DOHA Nov 18 (Reuters) – Alcoholic beer will not be sold at Qatar’s World Cup stadiums, world soccer governing body FIFA said on Friday, a last minute reversal which raised questions among some supporters about the host country’s ability to deliver on promises to fans.
The announcement comes two days before Sunday’s kickoff of the World Cup, the first to be held in a conservative Muslim country with strict controls on alcohol, the consumption of which is banned in public.
“Following discussions between host country authorities and FIFA, a decision has been made to focus the sale of alcoholic beverages on the FIFA Fan Festival, other fan destinations and licensed venues, removing sales points of beer from Qatar’s FIFA World Cup 2022 stadium perimeters,” a FIFA spokesperson said in a statement.
England’s Football Supporters’ Association said the decision raises concerns about Qatar’s ability to fulfill its promises to visiting fans on “accommodation, transport or cultural issues.”
For years, Qatar’s tournament organizers have said that alcohol would be widely accessible to fans at the tournament.
“Some fans like a beer at the match, and some don’t, but the real issue is the last-minute U-turn which speaks to a wider problem — the total lack of communication and clarity from the organizing committee towards supporters, ” the association said in a statement on Twitter.
Qatar, the smallest country to host a World Cup, is bracing for the expected arrival of 1.2 million fans during the month long tournament, more than a third of the Gulf Arab state’s 3 million population.
Budweiser, a major World Cup sponsor, owned by beer maker AB InBev, was to exclusively sell alcoholic beer within the ticketed perimeter surrounding each of the eight stadiums three hours before and one hour after each game.
“Some of the planned stadium activations cannot move forward due to circumstances beyond our control,” AB InBev said in a statement.
Someone at the company had summed up the situation in a pithier fashion. “Well, this is awkward…” read a post on Budweiser’s official Twitter account. The comment, subsequently deleted, was broadcast as a screengrab by the BBC.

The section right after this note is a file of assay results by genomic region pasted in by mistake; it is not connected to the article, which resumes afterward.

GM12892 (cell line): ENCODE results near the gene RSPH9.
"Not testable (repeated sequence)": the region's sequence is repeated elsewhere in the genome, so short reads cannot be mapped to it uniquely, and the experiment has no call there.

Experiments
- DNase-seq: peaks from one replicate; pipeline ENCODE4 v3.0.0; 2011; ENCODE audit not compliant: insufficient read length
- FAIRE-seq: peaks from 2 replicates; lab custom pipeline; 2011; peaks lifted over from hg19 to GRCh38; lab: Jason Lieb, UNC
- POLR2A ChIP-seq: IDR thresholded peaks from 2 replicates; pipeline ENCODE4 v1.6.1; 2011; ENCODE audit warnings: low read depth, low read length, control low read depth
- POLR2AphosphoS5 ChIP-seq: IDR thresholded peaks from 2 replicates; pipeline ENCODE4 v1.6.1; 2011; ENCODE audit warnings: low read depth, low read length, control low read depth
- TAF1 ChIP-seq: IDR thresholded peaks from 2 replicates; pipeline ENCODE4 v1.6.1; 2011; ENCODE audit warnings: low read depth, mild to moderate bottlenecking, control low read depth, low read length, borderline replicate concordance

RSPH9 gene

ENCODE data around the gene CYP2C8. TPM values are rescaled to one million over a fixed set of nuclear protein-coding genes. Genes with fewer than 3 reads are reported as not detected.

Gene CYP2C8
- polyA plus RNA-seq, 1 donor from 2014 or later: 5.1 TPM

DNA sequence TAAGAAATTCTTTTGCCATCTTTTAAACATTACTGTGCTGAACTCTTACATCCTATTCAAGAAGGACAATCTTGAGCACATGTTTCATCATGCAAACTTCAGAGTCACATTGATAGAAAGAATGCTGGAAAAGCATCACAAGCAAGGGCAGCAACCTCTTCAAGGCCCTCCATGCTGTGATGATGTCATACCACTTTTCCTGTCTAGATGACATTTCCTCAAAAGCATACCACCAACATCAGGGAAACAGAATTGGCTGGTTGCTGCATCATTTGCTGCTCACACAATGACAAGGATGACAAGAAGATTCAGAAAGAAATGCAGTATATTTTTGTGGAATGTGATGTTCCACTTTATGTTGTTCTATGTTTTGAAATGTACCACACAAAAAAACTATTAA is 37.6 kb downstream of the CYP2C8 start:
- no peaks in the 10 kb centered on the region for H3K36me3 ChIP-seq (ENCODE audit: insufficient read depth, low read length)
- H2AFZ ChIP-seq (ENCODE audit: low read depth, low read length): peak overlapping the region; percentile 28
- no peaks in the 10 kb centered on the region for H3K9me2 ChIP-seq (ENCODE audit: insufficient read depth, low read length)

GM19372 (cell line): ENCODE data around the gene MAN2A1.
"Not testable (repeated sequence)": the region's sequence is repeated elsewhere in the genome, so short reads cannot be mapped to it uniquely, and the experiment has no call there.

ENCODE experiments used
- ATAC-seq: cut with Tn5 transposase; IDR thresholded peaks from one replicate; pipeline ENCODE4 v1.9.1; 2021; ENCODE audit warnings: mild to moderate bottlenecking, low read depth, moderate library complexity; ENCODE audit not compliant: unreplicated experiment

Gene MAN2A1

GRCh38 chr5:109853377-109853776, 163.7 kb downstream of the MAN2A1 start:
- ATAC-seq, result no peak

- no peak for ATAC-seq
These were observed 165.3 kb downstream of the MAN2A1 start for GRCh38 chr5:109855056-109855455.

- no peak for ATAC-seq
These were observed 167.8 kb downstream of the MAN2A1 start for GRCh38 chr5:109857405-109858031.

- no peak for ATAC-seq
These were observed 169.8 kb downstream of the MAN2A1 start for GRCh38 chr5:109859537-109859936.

Budweiser has been a World Cup sponsor since 1985, the year before the event was held in Mexico. For 2022, it has launched its biggest ever campaign, with activities for Budweiser and other brands in more than 70 markets and at 1.2 million bars, restaurants and retail outlets.
The World Cup typically boosts beer consumption and the Belgium-based maker of brands such as Stella Artois and Corona clearly want to profit from the millions of dollars it pays to be a sponsor.
However, it has said those profits will come less from consumption at the event’s location but from fans watching on television.
“Tournament organizers appreciate AB InBev’s understanding and continuous support to our joint commitment to cater for everyone during the FIFA World Cup,” the statement said.
LONG TERM NEGOTIATIONS
The stadium reversal comes after long-term negotiations between FIFA president Gianni Infantino, Budweiser, and executives from Qatar’s Supreme Committee for Delivery and Legacy (SC), which is organizing the World Cup, a source with knowledge of the negotiations told Reuters on condition of anonymity.
The SC did not respond to Reuters’ request for comment and FIFA did not confirm Infantino’s involvement.
“A larger number of fans are attending from across the Middle East and South Asia, where alcohol doesn’t play such a large role in the culture,” the source said.
“The thinking was that, for many fans, the presence of alcohol would not create an enjoyable experience.”
Alcohol will continue to flow freely inside stadium VIP suites, which FIFA’s website advertises as offering a selection of beers, Champagne, sommelier-selected wines, and premium spirits.
Budweiser will sell its non-alcoholic beer throughout the stadium precincts for $8.25 per half-litre, the statement said.
Questions have swirled around the role alcohol would play at this year’s World Cup since Qatar won hosting rights in 2010. While not a “dry” state like neighboring Saudi Arabia, consuming alcohol in public places is illegal in Qatar.
Visitors cannot bring alcohol into Qatar, even from the airport’s duty free section, and most cannot buy alcohol at the country’s only liquor store. Alcohol is sold in bars at some hotels, where beer costs around $15 per half-litre.
Budweiser will still sell alcoholic beer at the main FIFA Fan Fest in central Doha, the source said, where it is offered for about $14 per half-litre. Alcohol will also be sold in some other fan zones whereas others are alcohol-free.
“Fans can decide where they want to go without feeling uncomfortable. At stadiums, this was previously not the case,” the source said.
Reporting by Andrew Mills in Doha with contributions from Philip Blenkinsop in Brussels and Manasi Pathak in Doha; Writing by Andrew Mills; Editing by Jan Harvey and Christian Radnedge
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